Wise Regional Health System will save almost triple what it expected to save by refinancing its 2004 construction bonds.
The hospital on Wednesday refunded $87.6 million in bonds on which it was paying an average of 7.1 percent interest, while borrowing an additional $10 million for future construction projects.
Even with all the costs of the transaction folded in – about $2.8 million – Wise Regional still got a 5.39 percent interest rate that will save them $11.4 million over the life of the bonds.
They had expected to save between $4 and $5 million.
“Essentially, we’re lowering the payments about $100,000 a year from where they are right now – and getting another $10 million,” Chris Janning, senior vice president at First Southwest, told the board in a special meeting Wednesday afternoon.
“The net present value savings is $11,406,059, which is just under 13.5 percent of the bonds,” Janning said. “That’s the principal we’re refunding.”
The Governmental Finance Officers Association (GFAO) has a benchmark that says if an entity can get 3 percent net present value savings or more, it’s a good deal.
“We got four good deals,” board member Gary Cocanougher said. “At that last meeting, we thought $5 million [in savings] would have been a home run – this was a grand slam in the bottom of the ninth.”
So how did Wise Regional get such a favorable rate?
Janning said the hospital’s state-of-the-art facilities are impressive – and one firm actually sent a representative out for a tour in Decatur, Bridgeport and the new Parkway facility in Fort Worth. He also credited hospital administration for their openness, answering everyone’s questions.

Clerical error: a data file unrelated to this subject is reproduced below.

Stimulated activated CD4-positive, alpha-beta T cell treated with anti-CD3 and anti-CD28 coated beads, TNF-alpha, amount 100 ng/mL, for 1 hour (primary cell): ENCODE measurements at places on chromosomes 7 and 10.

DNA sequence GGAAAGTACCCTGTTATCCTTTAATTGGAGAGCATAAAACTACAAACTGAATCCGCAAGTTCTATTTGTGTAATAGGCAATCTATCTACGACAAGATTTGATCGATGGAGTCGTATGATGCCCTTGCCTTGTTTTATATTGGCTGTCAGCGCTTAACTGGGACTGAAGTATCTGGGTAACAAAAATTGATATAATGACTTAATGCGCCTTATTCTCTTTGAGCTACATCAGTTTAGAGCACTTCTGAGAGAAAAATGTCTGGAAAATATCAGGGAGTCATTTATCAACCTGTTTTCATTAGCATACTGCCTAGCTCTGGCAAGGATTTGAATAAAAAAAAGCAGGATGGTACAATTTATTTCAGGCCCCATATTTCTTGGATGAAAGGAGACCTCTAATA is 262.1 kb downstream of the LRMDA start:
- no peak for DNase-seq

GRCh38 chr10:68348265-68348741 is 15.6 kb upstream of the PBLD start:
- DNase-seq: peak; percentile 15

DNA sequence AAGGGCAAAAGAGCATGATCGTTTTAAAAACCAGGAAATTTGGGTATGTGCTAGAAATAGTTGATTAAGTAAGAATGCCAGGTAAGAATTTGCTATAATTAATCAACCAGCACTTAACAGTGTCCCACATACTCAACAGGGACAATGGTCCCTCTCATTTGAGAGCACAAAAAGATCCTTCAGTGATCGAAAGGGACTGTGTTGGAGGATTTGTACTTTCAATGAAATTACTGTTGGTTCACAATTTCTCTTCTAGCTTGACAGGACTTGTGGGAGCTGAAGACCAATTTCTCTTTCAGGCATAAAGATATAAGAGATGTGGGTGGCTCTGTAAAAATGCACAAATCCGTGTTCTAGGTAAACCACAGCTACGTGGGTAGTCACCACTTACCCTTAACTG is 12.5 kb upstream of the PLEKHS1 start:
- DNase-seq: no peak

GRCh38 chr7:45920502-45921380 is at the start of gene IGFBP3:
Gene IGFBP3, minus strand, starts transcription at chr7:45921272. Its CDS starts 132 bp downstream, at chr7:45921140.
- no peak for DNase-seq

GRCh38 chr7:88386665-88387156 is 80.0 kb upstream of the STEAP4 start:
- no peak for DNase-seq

But the market also played a huge role.
“What’s happened since March is that rates have come way down – almost 1 percent in the general market,” he said. “All these bonds are maturing, and no one’s borrowing money for new projects.”
That means Wise Regional’s $99 million in bonds was one of the best deals on the U.S. bond market that day. When traders started making calls Wednesday morning, they found 17 times as many orders as they had bonds to sell.
When $1.7 billion is available to buy $99 million in bonds, the cost goes down. It’s a seller’s market.
“What you had was essentially a separate auction for each bond,” board member Mark Duncum observed.
“It was a negotiation where the Bank of America and Cain Brothers sales people were talking to these buyers, people were putting in orders … then they’ll go back and say, ‘Hey look, we’ve got all these orders. If you really want these bonds, we’d consider a lower rate.’ Then they’ll put in another order.”
He said the firms that don’t get bonds will not be happy.
“Nobody’s going to be happy – except us,” he said.
The board passed a resolution approving the sale and authorizing the issuance of the bonds. That completed the sale, which closes June 25.
“When we pass this resolution and you vote to approve it, you have a hard contract,” Janning said.
Cocanougher commended Wise Regional CEO Steve Summers and his staff for their hard work.
“I think the staff and everybody did a great job getting this done,” he said. “It’s going to be a great thing for the hospital and the whole community.”
Janning said Merrill-Lynch and his firm, First Southwest, will both brag about this transaction coast-to-coast for a long time.